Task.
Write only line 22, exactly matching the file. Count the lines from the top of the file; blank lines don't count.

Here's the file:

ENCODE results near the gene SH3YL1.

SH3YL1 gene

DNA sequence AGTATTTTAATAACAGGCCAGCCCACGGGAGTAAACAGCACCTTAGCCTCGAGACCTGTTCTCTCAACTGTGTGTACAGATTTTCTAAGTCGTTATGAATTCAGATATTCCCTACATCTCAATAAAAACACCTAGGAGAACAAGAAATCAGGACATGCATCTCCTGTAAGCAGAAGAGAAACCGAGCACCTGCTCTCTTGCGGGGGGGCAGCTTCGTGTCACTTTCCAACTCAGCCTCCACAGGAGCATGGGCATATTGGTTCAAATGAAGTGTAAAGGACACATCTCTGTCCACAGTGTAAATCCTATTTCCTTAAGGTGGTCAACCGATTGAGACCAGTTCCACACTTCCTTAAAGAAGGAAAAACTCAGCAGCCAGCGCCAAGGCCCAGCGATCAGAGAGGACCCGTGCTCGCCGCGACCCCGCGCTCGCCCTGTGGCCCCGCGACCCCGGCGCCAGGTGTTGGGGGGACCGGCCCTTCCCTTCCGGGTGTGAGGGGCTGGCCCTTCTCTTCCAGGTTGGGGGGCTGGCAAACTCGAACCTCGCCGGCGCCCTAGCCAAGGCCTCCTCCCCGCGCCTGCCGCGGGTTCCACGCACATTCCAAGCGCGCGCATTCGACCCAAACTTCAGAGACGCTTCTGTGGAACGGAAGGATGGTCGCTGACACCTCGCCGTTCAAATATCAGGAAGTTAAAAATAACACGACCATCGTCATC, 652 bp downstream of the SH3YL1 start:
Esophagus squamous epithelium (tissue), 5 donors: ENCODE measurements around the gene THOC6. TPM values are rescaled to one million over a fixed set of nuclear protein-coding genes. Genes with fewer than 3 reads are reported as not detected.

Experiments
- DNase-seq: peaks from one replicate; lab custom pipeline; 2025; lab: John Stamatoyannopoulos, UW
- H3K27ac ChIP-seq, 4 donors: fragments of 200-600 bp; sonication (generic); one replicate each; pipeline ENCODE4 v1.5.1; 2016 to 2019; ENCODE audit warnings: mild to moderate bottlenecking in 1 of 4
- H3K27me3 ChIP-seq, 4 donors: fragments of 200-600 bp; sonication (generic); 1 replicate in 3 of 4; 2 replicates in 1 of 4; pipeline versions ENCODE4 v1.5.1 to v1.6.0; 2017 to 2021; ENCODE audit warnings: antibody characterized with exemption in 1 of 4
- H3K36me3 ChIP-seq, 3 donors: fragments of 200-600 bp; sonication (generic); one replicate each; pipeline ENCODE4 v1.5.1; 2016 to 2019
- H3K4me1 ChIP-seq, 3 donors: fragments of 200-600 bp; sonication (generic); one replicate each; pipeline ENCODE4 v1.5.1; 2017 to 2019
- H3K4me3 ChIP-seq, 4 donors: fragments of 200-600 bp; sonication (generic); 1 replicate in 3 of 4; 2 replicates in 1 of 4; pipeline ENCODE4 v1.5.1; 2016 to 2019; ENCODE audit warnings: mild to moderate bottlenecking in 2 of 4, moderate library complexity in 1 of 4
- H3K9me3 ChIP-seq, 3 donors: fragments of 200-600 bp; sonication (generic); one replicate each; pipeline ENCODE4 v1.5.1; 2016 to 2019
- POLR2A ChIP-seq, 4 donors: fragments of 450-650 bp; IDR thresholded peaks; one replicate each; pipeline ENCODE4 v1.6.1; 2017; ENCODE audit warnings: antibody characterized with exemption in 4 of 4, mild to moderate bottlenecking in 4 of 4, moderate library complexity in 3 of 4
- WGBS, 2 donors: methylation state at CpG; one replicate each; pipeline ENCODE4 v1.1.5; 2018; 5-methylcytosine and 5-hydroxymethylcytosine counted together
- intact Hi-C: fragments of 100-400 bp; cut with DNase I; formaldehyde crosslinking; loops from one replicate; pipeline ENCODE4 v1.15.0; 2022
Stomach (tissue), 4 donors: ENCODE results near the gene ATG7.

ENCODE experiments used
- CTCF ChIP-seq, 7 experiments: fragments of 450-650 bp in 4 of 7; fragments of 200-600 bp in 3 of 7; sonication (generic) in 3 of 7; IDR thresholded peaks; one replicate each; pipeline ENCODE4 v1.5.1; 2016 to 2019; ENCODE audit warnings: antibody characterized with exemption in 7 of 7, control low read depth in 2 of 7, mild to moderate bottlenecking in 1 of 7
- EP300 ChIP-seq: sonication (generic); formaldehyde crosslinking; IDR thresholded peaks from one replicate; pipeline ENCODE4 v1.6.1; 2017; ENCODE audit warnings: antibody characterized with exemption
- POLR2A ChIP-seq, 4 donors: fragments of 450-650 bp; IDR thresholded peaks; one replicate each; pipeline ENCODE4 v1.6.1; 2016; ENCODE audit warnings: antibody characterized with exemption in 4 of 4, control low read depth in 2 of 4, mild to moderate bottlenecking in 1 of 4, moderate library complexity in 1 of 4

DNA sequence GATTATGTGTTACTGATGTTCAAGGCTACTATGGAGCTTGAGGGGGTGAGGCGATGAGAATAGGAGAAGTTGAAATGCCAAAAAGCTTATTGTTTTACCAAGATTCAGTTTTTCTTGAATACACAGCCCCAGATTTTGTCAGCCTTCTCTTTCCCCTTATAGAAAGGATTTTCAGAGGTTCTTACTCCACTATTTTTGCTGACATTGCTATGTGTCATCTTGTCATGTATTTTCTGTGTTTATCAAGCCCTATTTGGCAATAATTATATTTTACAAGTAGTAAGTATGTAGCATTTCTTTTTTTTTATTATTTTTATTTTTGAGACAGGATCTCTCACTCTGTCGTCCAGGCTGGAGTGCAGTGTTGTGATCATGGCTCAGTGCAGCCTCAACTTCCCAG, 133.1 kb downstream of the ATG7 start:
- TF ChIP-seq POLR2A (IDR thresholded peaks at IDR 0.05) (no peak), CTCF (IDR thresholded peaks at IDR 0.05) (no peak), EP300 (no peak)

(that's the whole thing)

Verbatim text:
- TF ChIP-seq POLR2A (IDR thresholded peaks at IDR 0.05) (no peak), CTCF (IDR thresholded peaks at IDR 0.05) (no peak), EP300 (no peak)